• The Micies Award of the Access Community Radio

    Image of Performers at the Micies Awards

    On 6 December, the Micies Award was hosted by the Access Community Radio in Auckland. This is a gathering for members and broadcasters with the annual Planet broadcasting awards for their contributions in producing and hosting their community programmes. This annual award has been hosted alternatively by different ethnic groups. This year the Romanian community provided their traditional food and folk dancing performance.

  • Younger generation flag for diversity as community board members

    Image of Catherine Chu and Linda Chen either side of Candy Wu Zhang from the Office of Ethnic Communities

    Two Korean young women were successfully elected to community boards from Christchurch local election 2016. Catherine Chu gained 2,074 votes; elected for Riccarton Ward of the Halswell-Hornby-Riccarton Community Board, as well as her sister Linda Chen received 3,391 votes for Harewood Ward of the Fendalton-Waimairi-Harewood Community Board. The siblings were thrilled with the final result and sincerely appreciated the unique experience, the support and encouragement from voters while they actively campaigned for the election by door knocking. “We kind of prepared and expected that we might experience discrimination during the campaign. But people’s passion, attitude and their embrace on diversity really inspired us” said Linda and Catherine.

  • Assess your readiness for governance roles

    Image for Nominations

    The Office of Ethnic Communities facilitates the appointment of people from ethnic communities to state sector boards and committees.

    Becoming a board member requires certain level of experience and skills. The Ministry for Women has developed a comprehensive non gender specific tool called My board strengths to help assess your readiness for governance roles.

  • Ethnic Communities Development Fund

    Image of ECDF

    This year, the Office of Ethnic Communities has introduced a new fund for ethnic communities. The Ethnic Communities Development Fund (ECDF) replaces Settling In, and is designed to contribute to improving New Zealand’s social cohesion and support the development of established and emerging ethnic communities. There is a total of $520,000 funding available.

  • Contributions from Diversity

    Image of Matesha Ababa

    This piece is a guest contribution from Matesha Ababa, President, West Indian and Caribbean Society

    The growth of diversity in New Zealand is a fairly obvious phenomenon of the last few decades. New Zealand has more ethnicities than the world has countries. The vibrancy that brings is also clear, and most New Zealanders will take advantage of the cuisine and the cultural opportunities arising. My own community, through our West Indies and Caribbean Society, has held a number of successful dining events recently, and when we last welcomed the touring West Indies cricket team there was music and rum aplenty.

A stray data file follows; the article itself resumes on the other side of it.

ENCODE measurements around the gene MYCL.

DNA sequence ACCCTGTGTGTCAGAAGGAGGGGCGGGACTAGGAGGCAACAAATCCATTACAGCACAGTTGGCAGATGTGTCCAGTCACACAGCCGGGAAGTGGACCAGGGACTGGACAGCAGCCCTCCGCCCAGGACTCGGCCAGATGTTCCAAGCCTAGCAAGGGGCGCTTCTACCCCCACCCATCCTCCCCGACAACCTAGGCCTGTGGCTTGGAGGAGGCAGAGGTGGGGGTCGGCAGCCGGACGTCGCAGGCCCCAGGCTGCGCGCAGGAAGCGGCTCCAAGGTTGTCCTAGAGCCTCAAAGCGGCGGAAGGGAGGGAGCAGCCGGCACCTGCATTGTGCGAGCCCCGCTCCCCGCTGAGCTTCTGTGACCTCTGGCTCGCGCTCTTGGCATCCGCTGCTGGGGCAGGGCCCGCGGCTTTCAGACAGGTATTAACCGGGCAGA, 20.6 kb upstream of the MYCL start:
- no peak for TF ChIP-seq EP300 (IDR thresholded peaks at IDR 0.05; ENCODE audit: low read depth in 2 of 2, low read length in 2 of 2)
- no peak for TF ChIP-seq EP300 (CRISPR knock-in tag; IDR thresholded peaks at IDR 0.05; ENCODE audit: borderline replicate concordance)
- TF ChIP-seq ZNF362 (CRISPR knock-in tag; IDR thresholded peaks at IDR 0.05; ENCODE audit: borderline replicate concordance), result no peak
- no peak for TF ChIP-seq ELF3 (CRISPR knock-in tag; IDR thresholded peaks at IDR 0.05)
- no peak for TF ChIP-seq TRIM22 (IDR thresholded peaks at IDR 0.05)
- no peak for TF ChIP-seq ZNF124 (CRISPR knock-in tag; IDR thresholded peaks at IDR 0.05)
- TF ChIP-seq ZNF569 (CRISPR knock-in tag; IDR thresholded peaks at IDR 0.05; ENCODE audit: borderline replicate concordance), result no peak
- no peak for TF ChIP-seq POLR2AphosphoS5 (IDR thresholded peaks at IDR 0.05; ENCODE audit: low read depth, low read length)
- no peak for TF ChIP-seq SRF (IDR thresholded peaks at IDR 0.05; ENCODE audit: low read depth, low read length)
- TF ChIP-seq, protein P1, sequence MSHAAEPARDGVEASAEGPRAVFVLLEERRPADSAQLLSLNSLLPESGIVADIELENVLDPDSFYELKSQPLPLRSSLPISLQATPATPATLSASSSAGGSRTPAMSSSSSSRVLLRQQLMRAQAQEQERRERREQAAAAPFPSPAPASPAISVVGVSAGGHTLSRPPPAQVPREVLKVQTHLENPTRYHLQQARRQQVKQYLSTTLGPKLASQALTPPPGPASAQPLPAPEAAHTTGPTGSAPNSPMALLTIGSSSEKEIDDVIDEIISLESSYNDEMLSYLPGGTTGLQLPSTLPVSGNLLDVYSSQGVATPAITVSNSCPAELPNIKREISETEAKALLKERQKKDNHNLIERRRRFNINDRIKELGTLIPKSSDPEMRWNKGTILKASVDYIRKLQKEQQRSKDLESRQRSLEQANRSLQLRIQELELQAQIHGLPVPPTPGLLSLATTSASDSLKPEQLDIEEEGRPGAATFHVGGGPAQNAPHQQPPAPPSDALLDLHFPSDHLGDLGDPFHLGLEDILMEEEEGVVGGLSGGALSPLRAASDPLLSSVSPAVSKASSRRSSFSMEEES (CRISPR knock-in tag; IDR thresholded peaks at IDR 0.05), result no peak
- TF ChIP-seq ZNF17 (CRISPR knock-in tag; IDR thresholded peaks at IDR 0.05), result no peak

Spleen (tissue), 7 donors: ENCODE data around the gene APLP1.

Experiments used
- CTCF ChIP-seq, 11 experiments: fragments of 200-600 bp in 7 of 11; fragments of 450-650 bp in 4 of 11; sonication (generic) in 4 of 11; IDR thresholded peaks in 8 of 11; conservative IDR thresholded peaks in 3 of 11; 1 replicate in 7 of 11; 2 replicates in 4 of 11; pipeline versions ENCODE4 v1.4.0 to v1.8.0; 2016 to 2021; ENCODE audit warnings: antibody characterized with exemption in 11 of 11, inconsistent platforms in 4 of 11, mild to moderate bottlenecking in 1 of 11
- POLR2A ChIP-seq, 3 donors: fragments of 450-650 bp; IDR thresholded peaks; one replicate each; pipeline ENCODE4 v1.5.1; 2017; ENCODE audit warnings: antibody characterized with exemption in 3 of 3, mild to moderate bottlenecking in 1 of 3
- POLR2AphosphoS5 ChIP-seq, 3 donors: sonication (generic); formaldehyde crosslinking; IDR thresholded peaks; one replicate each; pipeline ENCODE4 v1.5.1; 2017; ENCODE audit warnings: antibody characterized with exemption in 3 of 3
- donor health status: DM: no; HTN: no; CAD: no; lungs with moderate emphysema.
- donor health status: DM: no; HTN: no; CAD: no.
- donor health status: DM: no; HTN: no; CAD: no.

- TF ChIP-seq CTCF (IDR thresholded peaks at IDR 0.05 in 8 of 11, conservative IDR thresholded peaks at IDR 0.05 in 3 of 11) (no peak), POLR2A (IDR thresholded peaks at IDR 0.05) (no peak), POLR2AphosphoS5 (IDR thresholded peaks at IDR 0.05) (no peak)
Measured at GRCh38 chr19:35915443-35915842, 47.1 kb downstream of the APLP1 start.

• Diversity is a real strength for New Zealand

    World map made up of people standing on a white space.

    The media has recently reported on comments by an Imam in Auckland.  These comments have drawn expressions of concern from the Human Rights Commissioner and the Minister for Ethnic Communities.  You can see their statements here:

  • Interpreter?

    Language Line

    Do you know someone that needs an interpreter?

    Language Line can provide interpreters over the phone in 44 Languages.

    To get an interpreter, any member of the public can call or visit an organisation that has access to this service, just state the language needed.

    Language Line is available from Monday to Friday 9am – 6pm and Saturday 9am – 2pm.

  • New Zealand - A kaleidoscope of culture needs nurturing

    Image of Dr Anwar Ghani (left) with the Minister for Ethnic Communities Hon Peseta Sam Lotu-Iiga (Right)

    30 years ago most of us would never have imagined the culturally diverse nation that New Zealand has become. The city of sails Auckland is culturally more diverse than London, Sydney and New York. By 2025, 1 in 5 New Zealanders will come from an ethnic minority so planning for our current situation as well as the years to come is crucial.

  • Young African leader recognised as a Woman of Influence

    Left to right - Fatumata Bah, Colin MacDonald, Chief Executive Department of Internal Affairs, Guled Mire OEC

    Fatumata Bah’s ability to demonstrate a capacity to influence and to act as a catalyst for change has resulted in her being selected as a finalist for the Woman of Influence awards. In its fourth year, the Women of Influence Programme identifies, recognises and celebrates the 100 most influential women shaping New Zealand across 10 categories: Arts and Culture, Board and Management, Business Enterprise, Community and Not for Profit, Diversity, Global, Science and Innovation, Public Policy and Rural.

  • Linwood Christchurch moves forward

    Image of the attendees at the stakeholder meeting

    Along with approximately 25 other agencies the Office of Ethnic Communities attended the agency stakeholder meeting to discuss the findings of the Linwood Development Aspirations Project. Agencies were invited to identify gaps in the projects understanding and analysis of the Linwood Heathcote area from the perspective of their agencies specific knowledge and to identify synergies which might impact on local government and community aspirations (social, economic, environmental and governance outcomes) for the area.